The word erroneous, as used in the third sentence of the second paragraph of the passage, most nearly means:
“It would be erroneous to think that there was no technology in the pre-industrial revolution age. Ships brought colonists and supplies to the new world. Shipbuilders had the technical knowledge to build and sail these vessels and they had navigational aids such as the compass and charts to help them find their way. The colonists brought with them hand tools, plows, domesticated animals, clothing, and firearms—items which comprised a technical system.”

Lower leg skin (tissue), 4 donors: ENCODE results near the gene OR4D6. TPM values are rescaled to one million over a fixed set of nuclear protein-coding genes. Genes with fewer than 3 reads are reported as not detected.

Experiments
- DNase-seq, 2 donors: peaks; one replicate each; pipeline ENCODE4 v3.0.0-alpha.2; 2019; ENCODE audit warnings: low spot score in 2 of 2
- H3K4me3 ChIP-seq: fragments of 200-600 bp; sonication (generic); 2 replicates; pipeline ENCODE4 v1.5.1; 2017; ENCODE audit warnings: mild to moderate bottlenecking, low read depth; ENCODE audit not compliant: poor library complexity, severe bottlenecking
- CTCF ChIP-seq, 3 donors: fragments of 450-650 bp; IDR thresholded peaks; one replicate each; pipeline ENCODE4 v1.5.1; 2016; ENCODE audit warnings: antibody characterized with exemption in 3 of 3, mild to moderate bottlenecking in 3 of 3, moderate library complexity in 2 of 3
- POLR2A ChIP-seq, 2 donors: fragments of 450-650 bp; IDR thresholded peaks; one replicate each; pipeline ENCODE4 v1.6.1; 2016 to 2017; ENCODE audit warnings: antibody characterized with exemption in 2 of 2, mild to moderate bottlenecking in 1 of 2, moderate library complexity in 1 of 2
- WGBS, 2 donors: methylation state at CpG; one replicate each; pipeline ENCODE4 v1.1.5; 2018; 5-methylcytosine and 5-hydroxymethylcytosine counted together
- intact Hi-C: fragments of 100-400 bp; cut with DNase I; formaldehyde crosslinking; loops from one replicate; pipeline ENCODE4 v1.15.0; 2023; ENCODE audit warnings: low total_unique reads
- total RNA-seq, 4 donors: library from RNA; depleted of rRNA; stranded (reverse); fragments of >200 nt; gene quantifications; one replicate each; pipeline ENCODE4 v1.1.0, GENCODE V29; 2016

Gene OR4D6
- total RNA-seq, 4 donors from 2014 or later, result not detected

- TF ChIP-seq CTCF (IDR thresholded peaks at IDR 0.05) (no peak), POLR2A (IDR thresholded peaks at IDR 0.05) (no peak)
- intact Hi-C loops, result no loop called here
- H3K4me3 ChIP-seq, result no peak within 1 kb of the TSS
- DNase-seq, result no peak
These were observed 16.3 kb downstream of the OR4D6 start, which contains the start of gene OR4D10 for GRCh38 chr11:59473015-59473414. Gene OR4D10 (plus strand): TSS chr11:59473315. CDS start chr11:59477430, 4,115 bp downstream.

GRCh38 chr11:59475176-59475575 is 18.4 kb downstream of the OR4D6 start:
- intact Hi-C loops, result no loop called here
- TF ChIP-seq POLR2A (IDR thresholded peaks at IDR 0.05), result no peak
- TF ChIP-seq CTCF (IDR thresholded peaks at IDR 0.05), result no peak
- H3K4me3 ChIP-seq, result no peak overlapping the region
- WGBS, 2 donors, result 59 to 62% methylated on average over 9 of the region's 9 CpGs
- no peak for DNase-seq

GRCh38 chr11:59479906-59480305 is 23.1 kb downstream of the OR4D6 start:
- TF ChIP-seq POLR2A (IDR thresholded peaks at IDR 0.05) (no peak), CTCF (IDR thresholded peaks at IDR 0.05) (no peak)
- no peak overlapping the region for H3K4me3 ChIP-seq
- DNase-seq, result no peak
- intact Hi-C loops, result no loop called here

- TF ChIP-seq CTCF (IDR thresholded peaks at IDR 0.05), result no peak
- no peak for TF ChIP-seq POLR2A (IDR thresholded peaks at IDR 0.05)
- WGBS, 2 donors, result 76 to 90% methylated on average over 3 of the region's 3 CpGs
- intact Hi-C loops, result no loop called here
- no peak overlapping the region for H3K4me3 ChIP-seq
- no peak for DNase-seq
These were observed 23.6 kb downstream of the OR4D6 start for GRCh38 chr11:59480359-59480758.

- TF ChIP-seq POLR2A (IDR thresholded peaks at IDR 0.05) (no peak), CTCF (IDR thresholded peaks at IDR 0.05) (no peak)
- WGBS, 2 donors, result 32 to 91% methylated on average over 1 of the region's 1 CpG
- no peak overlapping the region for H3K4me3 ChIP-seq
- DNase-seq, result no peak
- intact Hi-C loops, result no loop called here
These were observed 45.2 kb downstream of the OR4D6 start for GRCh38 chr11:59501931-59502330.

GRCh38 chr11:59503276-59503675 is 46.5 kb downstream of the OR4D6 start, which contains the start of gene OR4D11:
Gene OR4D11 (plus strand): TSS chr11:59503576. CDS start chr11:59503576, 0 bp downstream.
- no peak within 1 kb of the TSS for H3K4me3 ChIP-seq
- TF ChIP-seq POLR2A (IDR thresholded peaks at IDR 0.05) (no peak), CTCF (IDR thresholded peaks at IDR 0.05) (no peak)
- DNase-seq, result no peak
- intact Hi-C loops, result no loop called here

When we think of “technology” today, we tend to focus on computers, bytes, and such modern day creations. We, thus, do not consider innovations of the past to be “technologically” influenced. This is an erroneous assumption. Technical skills and knowledge were certainly involved in even ancient pursuits, such as shipbuilding. Our ancestors’ tools may not have whirred and beeped, but they were part of the very earliest technology. Compasses and charts comprised the technology they used for navigation. More early technology can be found in the hand tools, plows, and firearms of the colonists. These items formed an early “technical” system.
Retrieved from: http://www.engr.psu.edu/mtah/articles/colonial_wood_water.htm
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